More than a third of enforcement actions brought by the Securities and Exchange Commission in the latest fiscal year involved alleged misconduct by investment advisers or firms, many of which work with ordinary investors. Some of the advisers had failed to disclose conflicts of interest that could lead them to charge excessive fees or to misuse investors’ money. A report from the SEC, whose responsibilities include protecting investors, shows that 36% of 526 cases the agency brought in the year that ended Sept. 30 involved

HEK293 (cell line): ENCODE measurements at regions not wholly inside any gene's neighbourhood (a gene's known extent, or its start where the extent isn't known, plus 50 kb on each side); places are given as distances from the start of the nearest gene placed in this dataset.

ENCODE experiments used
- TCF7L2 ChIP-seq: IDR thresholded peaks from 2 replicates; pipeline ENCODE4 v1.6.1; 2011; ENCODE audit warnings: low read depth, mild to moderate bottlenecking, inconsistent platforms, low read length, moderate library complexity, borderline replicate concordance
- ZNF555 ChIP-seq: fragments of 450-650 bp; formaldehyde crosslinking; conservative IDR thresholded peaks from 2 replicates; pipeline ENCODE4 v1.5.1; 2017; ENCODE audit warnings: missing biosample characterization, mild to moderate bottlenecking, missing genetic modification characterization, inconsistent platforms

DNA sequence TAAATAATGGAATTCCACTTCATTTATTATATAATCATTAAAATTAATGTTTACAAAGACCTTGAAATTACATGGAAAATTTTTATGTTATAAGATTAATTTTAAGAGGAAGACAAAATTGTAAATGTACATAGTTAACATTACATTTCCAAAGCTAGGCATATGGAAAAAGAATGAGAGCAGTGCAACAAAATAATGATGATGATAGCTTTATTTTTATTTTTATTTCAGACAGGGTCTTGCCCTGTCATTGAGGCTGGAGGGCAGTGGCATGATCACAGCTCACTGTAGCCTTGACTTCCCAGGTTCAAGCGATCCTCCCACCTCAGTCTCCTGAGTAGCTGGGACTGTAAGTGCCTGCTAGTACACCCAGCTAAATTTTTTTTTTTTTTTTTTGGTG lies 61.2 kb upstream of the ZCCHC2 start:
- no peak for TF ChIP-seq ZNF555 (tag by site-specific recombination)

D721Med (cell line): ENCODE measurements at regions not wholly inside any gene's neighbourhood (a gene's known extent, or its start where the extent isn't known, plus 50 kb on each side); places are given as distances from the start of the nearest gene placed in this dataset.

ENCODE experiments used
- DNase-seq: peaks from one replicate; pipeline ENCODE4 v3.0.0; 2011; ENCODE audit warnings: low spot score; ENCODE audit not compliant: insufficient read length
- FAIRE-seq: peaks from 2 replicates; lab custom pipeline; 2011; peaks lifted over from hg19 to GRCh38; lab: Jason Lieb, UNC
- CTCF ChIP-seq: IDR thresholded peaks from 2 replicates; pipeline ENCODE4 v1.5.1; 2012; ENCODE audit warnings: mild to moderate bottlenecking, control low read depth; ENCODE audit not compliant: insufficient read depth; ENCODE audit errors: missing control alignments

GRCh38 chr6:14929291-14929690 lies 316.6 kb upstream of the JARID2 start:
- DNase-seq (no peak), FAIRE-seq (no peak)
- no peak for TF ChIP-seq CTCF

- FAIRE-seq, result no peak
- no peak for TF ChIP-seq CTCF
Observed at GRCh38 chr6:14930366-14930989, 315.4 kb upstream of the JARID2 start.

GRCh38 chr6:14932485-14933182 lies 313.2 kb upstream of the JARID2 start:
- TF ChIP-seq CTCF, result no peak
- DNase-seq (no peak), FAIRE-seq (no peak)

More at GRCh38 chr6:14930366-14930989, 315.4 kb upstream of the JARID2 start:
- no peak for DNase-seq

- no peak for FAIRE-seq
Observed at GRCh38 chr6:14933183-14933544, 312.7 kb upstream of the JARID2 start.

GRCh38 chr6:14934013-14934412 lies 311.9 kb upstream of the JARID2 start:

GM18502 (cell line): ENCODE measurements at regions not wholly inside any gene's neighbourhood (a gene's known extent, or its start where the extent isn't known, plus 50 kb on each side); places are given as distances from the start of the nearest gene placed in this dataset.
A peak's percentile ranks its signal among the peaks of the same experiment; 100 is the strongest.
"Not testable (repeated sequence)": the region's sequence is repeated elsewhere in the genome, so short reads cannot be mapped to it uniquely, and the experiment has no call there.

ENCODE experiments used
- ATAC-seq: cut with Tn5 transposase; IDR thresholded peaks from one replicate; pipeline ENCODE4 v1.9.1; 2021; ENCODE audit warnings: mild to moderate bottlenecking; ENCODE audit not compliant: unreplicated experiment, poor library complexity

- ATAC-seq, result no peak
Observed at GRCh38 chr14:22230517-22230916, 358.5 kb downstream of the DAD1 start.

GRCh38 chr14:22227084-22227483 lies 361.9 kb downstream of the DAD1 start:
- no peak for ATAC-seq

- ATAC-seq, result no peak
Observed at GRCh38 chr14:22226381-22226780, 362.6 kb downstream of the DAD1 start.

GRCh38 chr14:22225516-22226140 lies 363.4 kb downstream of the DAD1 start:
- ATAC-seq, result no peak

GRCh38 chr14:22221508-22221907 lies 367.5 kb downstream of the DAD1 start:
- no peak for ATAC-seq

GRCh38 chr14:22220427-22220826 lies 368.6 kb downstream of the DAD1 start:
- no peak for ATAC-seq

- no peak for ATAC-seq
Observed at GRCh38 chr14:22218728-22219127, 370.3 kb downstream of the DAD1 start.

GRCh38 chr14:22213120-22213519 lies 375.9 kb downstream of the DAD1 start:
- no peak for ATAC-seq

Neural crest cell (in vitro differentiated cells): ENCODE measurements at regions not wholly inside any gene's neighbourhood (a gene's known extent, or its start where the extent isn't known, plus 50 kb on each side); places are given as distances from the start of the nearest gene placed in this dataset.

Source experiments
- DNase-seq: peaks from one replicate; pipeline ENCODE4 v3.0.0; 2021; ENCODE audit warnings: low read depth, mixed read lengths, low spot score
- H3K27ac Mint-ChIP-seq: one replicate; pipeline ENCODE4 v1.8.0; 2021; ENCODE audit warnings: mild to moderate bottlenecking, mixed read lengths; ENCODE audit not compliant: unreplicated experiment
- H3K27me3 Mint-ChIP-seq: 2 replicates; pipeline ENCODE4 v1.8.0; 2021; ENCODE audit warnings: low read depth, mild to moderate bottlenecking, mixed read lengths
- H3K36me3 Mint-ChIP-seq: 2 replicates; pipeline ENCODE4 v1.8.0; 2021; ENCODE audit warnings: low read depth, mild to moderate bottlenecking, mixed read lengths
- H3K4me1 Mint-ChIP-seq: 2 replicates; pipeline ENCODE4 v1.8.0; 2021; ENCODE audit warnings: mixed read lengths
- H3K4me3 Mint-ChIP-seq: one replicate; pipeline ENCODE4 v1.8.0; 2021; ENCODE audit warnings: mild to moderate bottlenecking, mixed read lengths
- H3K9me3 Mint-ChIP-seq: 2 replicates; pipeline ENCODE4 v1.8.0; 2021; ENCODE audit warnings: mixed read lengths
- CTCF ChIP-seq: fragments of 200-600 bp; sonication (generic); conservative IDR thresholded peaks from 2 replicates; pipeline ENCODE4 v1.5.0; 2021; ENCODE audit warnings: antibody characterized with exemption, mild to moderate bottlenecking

investment advisers. That was up from 22% of all cases during the previous year. An additional 21% of the SEC’s enforcement actions in the latest year involved stock offerings. Among the rest, 17% centered on companies’ financial reporting and accounting. Overall, the SEC won $4.3 billion in penalties and restitution in the latest fiscal year, up from $3.9 billion during the previous year and the highest sum since 2002. The agency returned $1.2 billion to investors who were deemed to have been harmed, up from $794 million in the year before.